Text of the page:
“After I have signed a severance agreement, without help from an attorney, can I still file a discrimination complaint with the federal Equal Employment Opportunity Commission (EEOC)?”

Question: I was Compliance Officer, HR Manager, and Personal Assistant in a hedge fund in Connecticut. In October of last year, about six months ago, my “position was eliminated.” I was given a severance agreement which I had no choice but to sign, without the help of an attorney.

I was 56 and the only female in the firm. I’ve since found out that a 20-something was hired for essentially my job.

Do I have a federal age/sex discrimination claim against the firm? The State of Connecticut gives employees only 180 days to file a claim based on state law, so it’s too late for that. HELP!!

          Ellen
 Stamford, Connecticut

Answer: Ellen, your letter really presents three separate questions: 

1. Do I have a claim of discrimination?
2. Can I file a claim of discrimination even after I’ve signed a severance agreement?
3. Is it too late to file a claim of discrimination?

Let’s take each question, one by one:

1. Do You Have A Claim?  Perhaps, but I can’t tell if you have the basis of a legal claim for age discrimination or not, because the facts you’ve provided are just insufficient. 

You must understand that it is not illegal to lay off an older person (don’t take that personally – I’m older than you are!), but it is a violation of law to do so because of his or her age. As you can see, what is illegal is the “motivation” for the layoff, not the layoff, itself. Likewise, it is not illegal to hire a younger person, even to replace an older person, but it is a violation of law to do so on the basis of the two individuals’ ages.

 I would say that your being replaced by a younger person suggests you might have a legal claim, but a more in-depth review of the facts is necessary.

2. Can You File a Claim After Signing a Severance Agreement?  It may be difficult, but the answer to this question depends on what it says in your severance agreement. In my many years of experience, I would say that 99% of severance agreements say, in effect, “In exchange for these severance monies, I agree to give up any claims I might have for discrimination, and other claims.” So, you likely have given up your right to collect any money on the basis of a claim for age discrimination by filing a claim of discrimination with the federal agency, the Equal Employment Opportunity Commission (“EEOC”).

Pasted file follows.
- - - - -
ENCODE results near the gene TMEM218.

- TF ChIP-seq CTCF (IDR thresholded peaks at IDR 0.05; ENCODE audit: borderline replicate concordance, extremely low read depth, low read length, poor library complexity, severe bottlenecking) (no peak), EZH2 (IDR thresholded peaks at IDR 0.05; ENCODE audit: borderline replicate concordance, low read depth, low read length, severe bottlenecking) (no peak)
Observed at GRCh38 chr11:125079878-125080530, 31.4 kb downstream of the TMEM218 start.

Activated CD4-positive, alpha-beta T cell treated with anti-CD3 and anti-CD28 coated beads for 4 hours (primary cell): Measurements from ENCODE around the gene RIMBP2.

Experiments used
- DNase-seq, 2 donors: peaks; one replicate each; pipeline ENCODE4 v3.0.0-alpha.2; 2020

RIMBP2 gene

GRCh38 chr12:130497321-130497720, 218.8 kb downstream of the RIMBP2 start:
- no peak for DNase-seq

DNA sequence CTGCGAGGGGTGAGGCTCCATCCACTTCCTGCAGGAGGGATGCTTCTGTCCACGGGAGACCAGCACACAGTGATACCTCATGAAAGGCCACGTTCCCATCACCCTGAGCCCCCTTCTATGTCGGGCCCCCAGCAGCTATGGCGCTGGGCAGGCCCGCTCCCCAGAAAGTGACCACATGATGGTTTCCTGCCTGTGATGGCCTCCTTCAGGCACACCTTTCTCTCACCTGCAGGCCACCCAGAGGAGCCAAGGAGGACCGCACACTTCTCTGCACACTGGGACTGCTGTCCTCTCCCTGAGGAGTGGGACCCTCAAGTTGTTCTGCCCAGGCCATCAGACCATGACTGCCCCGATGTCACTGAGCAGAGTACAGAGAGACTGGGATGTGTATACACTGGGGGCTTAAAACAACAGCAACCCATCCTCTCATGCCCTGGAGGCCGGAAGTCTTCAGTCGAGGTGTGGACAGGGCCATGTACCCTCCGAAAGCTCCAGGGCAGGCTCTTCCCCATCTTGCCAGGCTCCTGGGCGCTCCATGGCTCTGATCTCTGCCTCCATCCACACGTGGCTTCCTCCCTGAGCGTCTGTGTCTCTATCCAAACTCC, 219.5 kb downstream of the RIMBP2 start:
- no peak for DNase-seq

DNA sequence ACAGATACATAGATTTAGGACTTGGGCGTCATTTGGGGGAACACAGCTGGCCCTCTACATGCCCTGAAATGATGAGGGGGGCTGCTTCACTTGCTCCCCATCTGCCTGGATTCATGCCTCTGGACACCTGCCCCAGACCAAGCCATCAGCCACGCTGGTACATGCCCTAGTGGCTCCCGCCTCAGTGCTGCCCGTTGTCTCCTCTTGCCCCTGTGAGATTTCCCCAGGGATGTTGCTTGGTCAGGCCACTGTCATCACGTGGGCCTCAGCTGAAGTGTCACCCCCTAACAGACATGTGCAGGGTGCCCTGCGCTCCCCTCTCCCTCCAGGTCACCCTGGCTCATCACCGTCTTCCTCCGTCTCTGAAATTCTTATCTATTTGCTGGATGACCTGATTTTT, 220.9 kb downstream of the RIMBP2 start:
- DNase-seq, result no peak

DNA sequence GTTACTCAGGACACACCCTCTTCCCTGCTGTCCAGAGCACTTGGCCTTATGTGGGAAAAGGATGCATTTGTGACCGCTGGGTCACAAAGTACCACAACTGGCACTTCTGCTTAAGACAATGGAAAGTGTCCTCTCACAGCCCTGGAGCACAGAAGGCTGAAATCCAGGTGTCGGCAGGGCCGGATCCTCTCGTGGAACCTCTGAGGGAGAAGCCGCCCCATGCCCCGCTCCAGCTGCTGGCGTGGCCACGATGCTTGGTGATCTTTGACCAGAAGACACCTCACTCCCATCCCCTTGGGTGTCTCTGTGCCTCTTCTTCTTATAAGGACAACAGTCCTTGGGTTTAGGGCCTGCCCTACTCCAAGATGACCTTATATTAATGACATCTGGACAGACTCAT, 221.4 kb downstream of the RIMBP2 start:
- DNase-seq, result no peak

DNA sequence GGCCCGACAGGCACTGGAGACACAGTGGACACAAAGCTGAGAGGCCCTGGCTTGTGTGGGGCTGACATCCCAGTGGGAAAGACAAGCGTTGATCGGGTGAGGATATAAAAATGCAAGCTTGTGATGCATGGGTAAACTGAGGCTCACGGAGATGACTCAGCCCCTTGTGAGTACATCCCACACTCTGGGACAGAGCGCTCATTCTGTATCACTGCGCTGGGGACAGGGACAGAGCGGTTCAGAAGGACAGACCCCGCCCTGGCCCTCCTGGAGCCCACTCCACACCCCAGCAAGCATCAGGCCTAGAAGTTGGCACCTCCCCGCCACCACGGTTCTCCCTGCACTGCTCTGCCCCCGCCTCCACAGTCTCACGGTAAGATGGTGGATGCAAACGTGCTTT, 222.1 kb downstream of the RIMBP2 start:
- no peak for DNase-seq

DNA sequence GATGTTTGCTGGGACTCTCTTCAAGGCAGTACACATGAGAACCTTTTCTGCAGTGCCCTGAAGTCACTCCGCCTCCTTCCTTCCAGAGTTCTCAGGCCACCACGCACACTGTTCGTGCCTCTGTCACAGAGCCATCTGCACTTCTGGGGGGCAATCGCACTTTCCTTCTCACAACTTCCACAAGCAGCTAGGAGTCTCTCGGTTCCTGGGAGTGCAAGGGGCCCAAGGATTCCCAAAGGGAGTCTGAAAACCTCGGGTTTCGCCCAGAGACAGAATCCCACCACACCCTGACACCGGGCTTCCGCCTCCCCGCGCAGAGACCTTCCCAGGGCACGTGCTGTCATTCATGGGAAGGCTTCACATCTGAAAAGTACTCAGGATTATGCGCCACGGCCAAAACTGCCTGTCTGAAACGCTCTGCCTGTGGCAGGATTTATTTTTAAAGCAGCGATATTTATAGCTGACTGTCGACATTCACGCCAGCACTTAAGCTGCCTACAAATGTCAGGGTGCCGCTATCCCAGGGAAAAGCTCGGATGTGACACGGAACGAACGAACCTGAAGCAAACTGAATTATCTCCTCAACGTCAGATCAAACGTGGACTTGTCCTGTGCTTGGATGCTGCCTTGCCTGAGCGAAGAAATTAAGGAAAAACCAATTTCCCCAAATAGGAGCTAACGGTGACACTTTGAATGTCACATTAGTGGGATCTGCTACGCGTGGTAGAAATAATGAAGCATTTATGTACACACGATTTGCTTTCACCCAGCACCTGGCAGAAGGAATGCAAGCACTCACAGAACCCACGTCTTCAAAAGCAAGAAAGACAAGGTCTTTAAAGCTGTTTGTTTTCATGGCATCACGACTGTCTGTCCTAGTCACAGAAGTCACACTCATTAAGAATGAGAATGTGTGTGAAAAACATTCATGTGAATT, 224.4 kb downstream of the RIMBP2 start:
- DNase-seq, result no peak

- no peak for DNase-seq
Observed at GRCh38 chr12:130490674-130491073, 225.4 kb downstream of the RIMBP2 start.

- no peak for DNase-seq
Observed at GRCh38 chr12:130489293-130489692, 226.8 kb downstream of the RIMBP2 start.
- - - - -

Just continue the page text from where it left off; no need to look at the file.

However, because you did not have an attorney review your severance agreement, you might be able to argue in a Court that your “release of claims” is invalid. If you won that argument, though, you would probably have to return the severance monies to your former employer.

3. Is It Too Late to File a Claim of Illegal Discrimination?  No. In your email to us, you wrote that you believe it is too late to file a Connecticut State Claim of Discrimination because you only have 180 days to do that. You may not know it, but the deadline in Connecticut is 180 days from the date of the event of discrimination or the date you learned of it. Since you learned of it recently, your time to file a Connecticut State Claim of Discrimination may not have expired.

If your former employer had 20 or more employees, then you can file a claim of age discrimination with the federal EEOC agency within 300 days from the date of the alleged harm. For you, that would be sometime in August, and so it would not be too late to file a claim.

Though they can be expensive, I do recommend you consider having a legal consultation with a local employment attorney to review your case and your options.
 
I hope this is helpful.

          Best, Al Sklover

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